Drum corps is amazing for how it brings people together, and we as drum corps fans are sometimes connected in ways we never even know. But the following story is just plain ... well, weird. Jason Griffith of Howard, Ohio, serves on the Bluecoats' board of directors. Greg Gibson of Cincinnati is a drum corps fan. Neither knew each other, but met on Drum Corps Planet (DCP), an online message-board forum where many drum corps fans gather. Let's hear the story first from Jason's perspective. For a few years now, I have been reading and posting on Drum Corps Planet. Generally, I read items in the "General Junior Corps Discussion" area. But just over a year ago, I checked out the folks on the DCP community board. I have found many new friends there in the "Bored Forum," but one is very special. While congratulating a recently signed Bluecoat in an ongoing thread, I posed the question, "Where did you go to high school?" She replied, and after seeing my response, another user joined the conversation and simply asked a question about my employment background. I was shocked to find out that Greg Gibson and I had both taught music in the same school district and in some of the same buildings—albeit nine years apart. This prompted a reply by him stating that he earned a degree in music at Ohio University and graduated from Frontier High School in New Matamoras, Ohio. At this point, I was absolutely floored. I earned a degree in music at Ohio University and also graduated from Frontier High School. I told him this in my next reply. At this point, the mysterious individual—who was equally shocked—sent me a private message that indicated I should expect a call tomorrow night. When he called, we talked about many things; including being in the band at Frontier. We even hummed through the fight song together on the phone, as he knew the gentlemen who had written the original composition. This is a fight song unlike any college or high school fight song I have ever heard since, so I knew he was not a fake. The conversation turned to the houses in which he lived as a kid. He informed me that he lived down the hill from the elementary school in Newport, a big house on a corner lot with a nice front lawn. At the time I was thinking, "Wow, we too had a big house with a nice lawn on the corner down from the elementary building." When he proceeded to tell me about the porch, I knew full well what he was going to say next about the porch, so I interjected and the phone conversation went in this direction: Jason: And when you enter the house, the staircase is straight ahead, and if you make a right after entering the entryway, you would enter the living room. Greg: Well, that was our reading room. Jason: Would you consider that room octagonal? Dead silence over the phone. Greg: That is amazing! Was there a fireplace in your house? Jason: Yes. In the octagonal room you just described—the one your family used as a reading room. It was, however, boarded over. Greg: Where was it in relationship to the room? Jason: It was on the left hand side when you enter the room. Greg: Where was the master bedroom? Jason: On the other side of the fireplace. If you were to punch a hole through the fireplace, you would look right into the master bedroom. Jason: Did you have a basement? Greg: No. Jason: Ours did. Little thing, donut shaped because there was a concrete slab in the middle of it. It was a small room with slanted walls. Greg: We thought of it as a cellar." Jason: How did you get into the cellar? Greg: Through the kitchen and then into a small room with many little windows. Jason: How did you get into the basement? Greg: Through the door. Jason: Was the door on the floor and did you have to lift it up out of the floor to go down into the basement? Greg: Yes. Jason: This is freaky. Greg: Where was your bathroom? Jason: Behind the staircase. Greg: Was there an outbuilding outside, any trees? Jason: There was a small, two level outbuilding behind the house. Next to it was an apple tree. Greg: Do you remember anything about the outbuilding? Jason: You had to climb a crude ladder nailed to the wall and enter through a small entrance in the ceiling to get to the second level. Greg: Do you remember anything else about it? Jason: Yes, there were one or two windows—no glass, just openings—and baseball stickers all over the walls. Greg: I put those baseball stickers on the wall. We went on to talk about the house, the round push button light switches, the three bedrooms upstairs, the bathroom, the dining room with built in shelves that partially divided it from the front room, the brick sidewalk on the west side of the yard, the linen line and other assorted things. It was absolutely amazing. He then told me that for some time, he had lived in an apartment above a bar on the Ohio River. Again, I was floored. I asked, was it near the Spinning Wheel bar? We then talked about the backwaters of lower Newport. He informed that he lived off of Newell's Run. I informed him that I lived off of Bell's Run. When we reached this impasse, we realized that the similarities ended and didn't proceed further. We talked for more than an hour before he had to go. It was unbelievable. It was like I had found a long lost brother. It was almost like we were sharing parallel lives 20 years apart. I then had to call my family and tell them the story. Every time another similarity was mentioned, they were more flabbergasted. When talking to my dad, I got to the part where I told him that Greg lived off of Newell's Run and that we lived off of Bell's Run. Then my father corrected me. "No, we lived off of Newell's Run, not Bell's Run." With this new tidbit of information, I had to call Greg back. This was a close approximation of our phone conversation: Jason: You mentioned that you lived off of Newell's Run. Where in relationship to the Spinning Wheel? Greg: Up the river. Jason: After talking to my dad, I realized that I had mixed up the names of the roads. We also lived in an apartment up from the Spinning Wheel, off of Newell's Run. Greg: Which side of State Route 7? Jason: The side nearest the river. Greg: We might have another winner! How did you get up to the apartment? Jason: The stairs were not facing Route 7. There was a little gravel road. The stairs were off of it in the building and facing north. There were many steps and at the top was a screened in porch-like area. Greg: How did you get into the apartment? Jason: The door was on the left? Greg: Wow. What room did you walk into? Jason: The kitchen. Greg: That was our dining room. Jason: Well, our table was in it as it was attached to the cooking area. Greg: OK, let's say you are looking in the apartment standing in the doorway. What room is at your 9 o'clock? Jason: The master bedroom. It was Mom and Dad's room. Greg: That was not our master bedroom. Jason: Well, it wasn't the biggest room, but it was my parents' room. Greg: Were there other rooms? Jason: At 11 o'clock you had the entrance to the living room. At 1 o'clock was my brother's bedroom. Down the hall at a little past 2 o'clock was my bedroom." Greg: That was my parents' master bedroom. Do you remember anything else about the apartment? Jason: All the floors had linoleum. Also, the rooms did not have closets. Greg: Was the hallway closet at 12 o'clock? Jason: Yes, and there was a walk in closet in the bedroom at 1 o'clock. Greg: Where was the bathroom? Jason: On the other side of the kitchen sink. If you were to punch a hole in the wall, you would be in the bathroom. Greg: Where was the door to the bathroom? Jason: You had to go down the hall past my bedroom or what was your parents' bedroom. The door was on the right. There were two windows in the bathroom. Greg: One faced State Route 7, the other faced the Ohio River. Do you know anything about the house today? Does anybody live there? Jason: No, it was torn down eight or nine years ago. Greg:That's right. Neither of us could believe the odds of this happening. There were even more similarities. Through more conversations, we found out that my mother and his sister were in the same graduating class and had many classes together. I even went to school with his nieces and nephews. The similarities are amazing: We both taught instrumental music in the same district and some of the same buildings. We both went to the same university to study music. We both graduated from the same high school—18 years apart. Obviously, we were both in the same high school band in a very rural school. For almost a year, I lived in the same house in which he lived. For a brief period of time, I lived in the same apartment that he lived in for 13 years. For brief periods of time, we both lived in apartments above churches, although not the same one. Our parents ended up living in trailers in our college years after we had moved out. Now, I had never met this man, and I can tell you, we talked about these things like we were brothers. People, places, things, events that you could not possibly know unless you actually lived, breathed, ate and slept in these places. There are relatives, similar friends and acquaintances—too many other little similarities to mention. During the entire phone conversation, the similarities kept coming, fast and furious. Let me tell you. These aren't similarities like, "What's your favorite movie?" or "How do you like your eggs cooked?" These are incredible life experiences that only one person should have access to, but we both shared them—separately but together. If these similarities went this long without connecting, it would be a crime for me to not try and make a connection. In the colossal scheme of time, it is amazing to meet an individual with whom you have so many similarities. Beyond all other odds, what are the odds that we would make this connection in an obscure message-board thread on a Web site? Greg did not march in a drum corps, so we really do not have that element in common. I do feel that it is important to note that had I never marched as a member of the Bluecoats, I would never have been on that little known message board discussing drum corps. Had I not marched, I would have likely never met Greg. When I marched in a corps, I was told that drum corps would change my life. That realization didn't come until 15 years after taking off my Bluecoats uniform. Greg and I met for the first time at a Harrison, Ohio drum corps show. Now let's hear the story from Greg's perspective. I am a former band director now doing computer work for a living. I got on the Drum Corps International "bandwagon" (pun intended) while watching the 2001 DCI World Championships on PBS. My whole family (me, plus the misses and four grown daughters) instantly fell in love with the drum corps activity. Being a woodwind player, I never marched in a corps, but that didn't stop me from enjoying everything that the activity has to offer to its fan base! I had seen snippets of the DCI World Championships on PBS over the years, but really didn't pay much attention, much to my newly discovered detriment. Now that I've been out of the music profession for 20 years, I found from the 2001 World Championship Finals show just how much of it I missed, and this activity has re-awakened what I used to refer to in my college marching band (Ohio University) days as the "Saturday Morning Fire," that nervy, antsy feeling of burning anticipation (and the almost physical need to get out there and kick some serious butt) before taking the field for a pre-game or halftime show, the thrill of performing, and the after-glow of a well-done show. In fact, one of my marching seasons at Ohio University in the Marching 110 was shared with Steve Auditore who is an advisor to the DCI board of directors. The college connection with Jason is that we both went to Ohio University, me for my bachelor's degree and he for his master's degree. I identify so strongly with all of the drum corps students, regardless of ability level. I laugh, scream and feel right along with them, to the point of being moved to tears of poignancy on more than one occasion. My wife Sandy and I spent our wedding anniversary on a little getaway to Louisville. Oh, yeah, there was a DCI major event there that night. Our tickets were in the second deck right on the 50. Insert devilish laugh here. My media collection of Drum corps International and individual corps CDs and DVDs is still in its infancy. I have plans for some of DCI's Legacy Collection to help me and the family make up for lost time, once our college bills are all paid up. We have three kids in undergraduate and graduate school. Jason and I went to the same high school, graduating 18 years apart. I spent my entire student career in the district, and Jason moved there just before entering high school. The place I lived in for the first 13 years of my life was the second place Jason lived in that area. I have quite a number of pictures taken there from my childhood. The next place I lived in was the first place Jason lived in after moving there and was the first house connection we made. He taught in the same school system I did, nine years after I left, and worked in one of the same buildings as I did. He had three buildings, including the high school, and I taught in five elementary schools, one of those being one of his three. His dad is originally from an area of Pennsylvania where my wife was born and spent the first several years of her life. I brought along a pile of pictures to share with Jason when we finally met, including a large amount from the time I was growing up in the little apartment over the bar. I dug up a first/second grade class picture of mine from the fall of 1959 when I was six-years-old. Two of Jason's family members—an aunt and an uncle—were in it with me. We are both devoted family men with friends and other acquaintances in common, but no known family connection. That doesn't mean we may not find one later. He went to school with nieces and nephews of mine, and I with aunts, uncles and cousins of his. My older siblings went to school with older cousins and other family members of his, including his mom. I am the last of six, with my oldest sibling being 18 years older than me, so that set of connections covers a long stretch of time, more than 40 years in total. I would also like to add my thanks to Drum Corps Planet, not only for just being there as an enjoyable online place to "hang out," but also for making this little "meeting" possible. I have a good friend I told this story to, and he said that it sounded like Jason and I were "twin brothers born of different mothers 18 years apart." A family member of mine called it "parallel lives at two different points in time." It is more than a little spooky, but also very cool, that I was unknowingly blazing a trail that would be fairly closely followed.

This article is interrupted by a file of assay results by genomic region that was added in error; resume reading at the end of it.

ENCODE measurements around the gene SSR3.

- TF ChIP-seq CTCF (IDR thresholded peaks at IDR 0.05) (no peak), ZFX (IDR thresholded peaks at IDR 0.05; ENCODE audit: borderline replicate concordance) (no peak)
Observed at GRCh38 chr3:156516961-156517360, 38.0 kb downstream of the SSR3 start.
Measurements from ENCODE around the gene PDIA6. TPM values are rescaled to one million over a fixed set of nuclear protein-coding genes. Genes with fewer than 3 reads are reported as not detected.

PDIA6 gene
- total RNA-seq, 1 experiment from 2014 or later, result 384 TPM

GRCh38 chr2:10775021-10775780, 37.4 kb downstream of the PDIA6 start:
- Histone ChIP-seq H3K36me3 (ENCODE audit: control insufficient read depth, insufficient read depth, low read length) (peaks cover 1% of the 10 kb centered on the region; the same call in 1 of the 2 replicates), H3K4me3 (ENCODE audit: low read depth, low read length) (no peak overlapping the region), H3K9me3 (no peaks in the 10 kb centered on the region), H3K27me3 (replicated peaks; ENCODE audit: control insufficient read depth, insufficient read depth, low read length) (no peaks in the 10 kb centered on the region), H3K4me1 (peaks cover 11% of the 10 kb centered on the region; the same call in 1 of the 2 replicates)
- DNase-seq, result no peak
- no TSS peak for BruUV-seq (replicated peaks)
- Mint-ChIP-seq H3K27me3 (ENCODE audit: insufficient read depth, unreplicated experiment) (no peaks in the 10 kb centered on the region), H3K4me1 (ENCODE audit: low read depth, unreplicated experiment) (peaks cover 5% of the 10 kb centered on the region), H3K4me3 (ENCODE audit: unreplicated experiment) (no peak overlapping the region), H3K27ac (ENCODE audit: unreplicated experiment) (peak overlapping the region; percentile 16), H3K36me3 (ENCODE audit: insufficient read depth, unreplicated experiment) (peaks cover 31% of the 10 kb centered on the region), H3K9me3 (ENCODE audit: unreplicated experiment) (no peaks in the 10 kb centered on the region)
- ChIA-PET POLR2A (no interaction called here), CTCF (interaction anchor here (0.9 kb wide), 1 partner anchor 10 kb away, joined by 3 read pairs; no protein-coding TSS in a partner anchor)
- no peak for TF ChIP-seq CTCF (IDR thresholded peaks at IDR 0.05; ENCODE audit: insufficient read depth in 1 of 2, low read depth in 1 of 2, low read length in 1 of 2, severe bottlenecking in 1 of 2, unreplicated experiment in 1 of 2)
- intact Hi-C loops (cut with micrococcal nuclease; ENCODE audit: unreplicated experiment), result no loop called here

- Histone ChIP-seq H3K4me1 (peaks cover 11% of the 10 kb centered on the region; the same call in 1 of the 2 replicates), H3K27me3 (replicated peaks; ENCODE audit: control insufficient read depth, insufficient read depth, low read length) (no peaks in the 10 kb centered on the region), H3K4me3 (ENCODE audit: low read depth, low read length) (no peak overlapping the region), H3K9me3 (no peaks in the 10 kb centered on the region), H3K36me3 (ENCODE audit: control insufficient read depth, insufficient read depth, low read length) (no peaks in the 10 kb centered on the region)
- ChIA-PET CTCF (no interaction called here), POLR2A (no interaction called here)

Michael Boo has been involved with drum and bugle corps since 1975, when he marched his first of three seasons with the Cavaliers.

He has a bachelor's degree in music education and a master's degree in music theory and composition.
   
He has written about the drum corps activity for over a quarter century for publications such as Drum Corps World, and presently is involved in a variety of projects for Drum Corps International, including souvenir program books, CD liner notes, DCI Update and Web articles, and other endeavors. Michael currently writes music for a variety of idioms, is a church handbell and vocal choir director, an assistant director of a community band, and a licensed Realtor in the state of Indiana. His other writing projects are for numerous publications, and he has published an honors-winning book on the history of figure skating. His hobbies include TaeKwonDo and hiking the Indiana Dunes. But more than anything, Michael is proud to love drum corps and to be a part of the activity in some small way, chronicling various facets of each season for the enjoyment of others.